supports the image catches your eye, if it is a strong
material (or strong use of a material--as in the way Degas
uses paint), and you are dragged back to the reality of
"it's just paint" or stone, or plastic or whatever it is.
The strong image on or of that material then catches your
eye, and the process recycles.

Perhaps you're looking at an impressionist painting of a
picnic on a sunny day. Your own experiences of picnics are
recalled, or a feeling you had on a particular sunny day.
Then the bright dabs and blotches of paint catch your eye
and you are drawn back to the painting, and the blobs of
paint become the picture of a picnic, and you see the yellow
dress, and...

This happens many times every second, creating an effect on
vision like the shutter of a movie projector, giving the
object that sense of "flickering" or vibrating the space
around it. That is what I regard as Museum Finish. I use it
as an analytical tool in evaluating my own work when
creating it, and others' work when I am advising, judging,
curating or collecting.

If the material is not strong but the image and metaphor
are, you can have good illustration. Like pictures in a
glossy magazine. If the metaphor is not strong but there is
a strong image and material, you can have good decorative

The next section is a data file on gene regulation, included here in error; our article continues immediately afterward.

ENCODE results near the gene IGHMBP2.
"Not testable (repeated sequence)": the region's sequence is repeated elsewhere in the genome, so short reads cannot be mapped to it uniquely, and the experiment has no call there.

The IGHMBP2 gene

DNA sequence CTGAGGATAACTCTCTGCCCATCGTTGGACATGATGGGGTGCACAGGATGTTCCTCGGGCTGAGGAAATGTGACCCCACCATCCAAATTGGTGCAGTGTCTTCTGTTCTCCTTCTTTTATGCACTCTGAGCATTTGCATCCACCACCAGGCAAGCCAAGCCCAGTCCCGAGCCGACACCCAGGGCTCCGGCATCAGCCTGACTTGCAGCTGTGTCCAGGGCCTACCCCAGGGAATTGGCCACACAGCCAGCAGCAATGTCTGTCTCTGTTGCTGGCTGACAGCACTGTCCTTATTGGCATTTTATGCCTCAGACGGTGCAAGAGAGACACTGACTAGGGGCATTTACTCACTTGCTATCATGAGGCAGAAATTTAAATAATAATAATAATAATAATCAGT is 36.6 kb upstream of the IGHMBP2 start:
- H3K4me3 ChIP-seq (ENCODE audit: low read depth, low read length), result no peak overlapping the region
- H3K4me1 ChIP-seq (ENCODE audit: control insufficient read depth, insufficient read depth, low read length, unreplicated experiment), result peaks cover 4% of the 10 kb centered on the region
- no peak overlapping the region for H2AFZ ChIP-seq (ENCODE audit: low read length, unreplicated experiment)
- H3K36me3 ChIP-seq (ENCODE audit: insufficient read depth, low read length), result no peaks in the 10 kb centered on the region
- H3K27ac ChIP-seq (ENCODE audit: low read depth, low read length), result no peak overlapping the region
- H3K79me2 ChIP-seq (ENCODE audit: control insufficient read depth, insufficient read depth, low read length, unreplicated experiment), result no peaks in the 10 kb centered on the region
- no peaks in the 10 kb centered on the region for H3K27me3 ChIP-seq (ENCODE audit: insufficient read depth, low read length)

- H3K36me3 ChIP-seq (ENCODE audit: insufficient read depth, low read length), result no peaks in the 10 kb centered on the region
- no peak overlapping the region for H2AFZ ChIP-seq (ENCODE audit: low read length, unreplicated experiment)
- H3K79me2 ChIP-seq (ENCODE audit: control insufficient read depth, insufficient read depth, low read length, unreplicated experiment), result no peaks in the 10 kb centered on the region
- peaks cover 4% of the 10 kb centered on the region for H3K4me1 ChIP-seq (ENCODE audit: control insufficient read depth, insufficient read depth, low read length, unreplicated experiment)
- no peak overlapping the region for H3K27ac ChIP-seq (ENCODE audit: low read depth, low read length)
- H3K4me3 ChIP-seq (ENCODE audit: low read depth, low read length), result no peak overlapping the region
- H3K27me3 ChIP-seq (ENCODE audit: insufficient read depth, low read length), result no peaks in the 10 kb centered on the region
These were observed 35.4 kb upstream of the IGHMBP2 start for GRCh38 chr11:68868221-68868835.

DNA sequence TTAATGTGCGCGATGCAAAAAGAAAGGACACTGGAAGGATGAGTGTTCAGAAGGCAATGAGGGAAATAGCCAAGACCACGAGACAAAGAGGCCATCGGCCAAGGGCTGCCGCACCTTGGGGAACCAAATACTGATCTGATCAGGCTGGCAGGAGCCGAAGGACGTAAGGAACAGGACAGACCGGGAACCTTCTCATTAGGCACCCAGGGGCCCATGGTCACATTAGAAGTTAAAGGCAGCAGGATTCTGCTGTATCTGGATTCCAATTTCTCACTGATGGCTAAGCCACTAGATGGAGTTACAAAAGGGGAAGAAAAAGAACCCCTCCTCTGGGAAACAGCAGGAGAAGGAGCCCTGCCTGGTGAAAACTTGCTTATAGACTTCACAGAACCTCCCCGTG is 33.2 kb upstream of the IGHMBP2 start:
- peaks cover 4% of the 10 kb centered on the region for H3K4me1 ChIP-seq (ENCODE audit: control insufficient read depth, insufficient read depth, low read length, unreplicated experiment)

art. Like a nicely tooled leather binding. I love both those
fields and work in them. But they are not "Art."

If I am making a Work of Art, all three aspects have to be
in a strong, balanced relationship. It's kind of like tuning
a violin, listening for the undertones that happen only when
the pitch of each string is exactly right. If the Work isn't
vibrating the space around it, maybe the image is weak, or
it doesn't evoke the metaphor clearly. Maybe the material
has been overworked, or is the wrong material. By looking at
each element, identifying it and seeing how well it supports
the Work as a whole, the elements can be balanced and
harmonized, and the vibration will start.


2. Color Theory

Albers, Itten, Goethe, and the others of that ilk are
important for composition, creating illusion of depth,
paricularly in landscape painting and abstract art, creating
vibrating edges, as in Op art, in trompe l'oeil, and other
aspects of the artist's craft. But what I find more
interesting is the study of color healing, of color
meditations on the Chakras, and the effects of colors on the
endocrine system.

Pink stimulates the production of endorphins. Take Leon
Golub's painting of The Torture of Che Guevara and paint the
soldiers' bile green uniforms pink.

By using colors which support or contradict the underlying
metaphor of the work, the image can either call up the
metaphor more quickly or set up a tension that establishes a
different kind of vibration in the work. Since colors can
create emotional states by direct endocrine stimulation,
independent of any figurative element in the image, it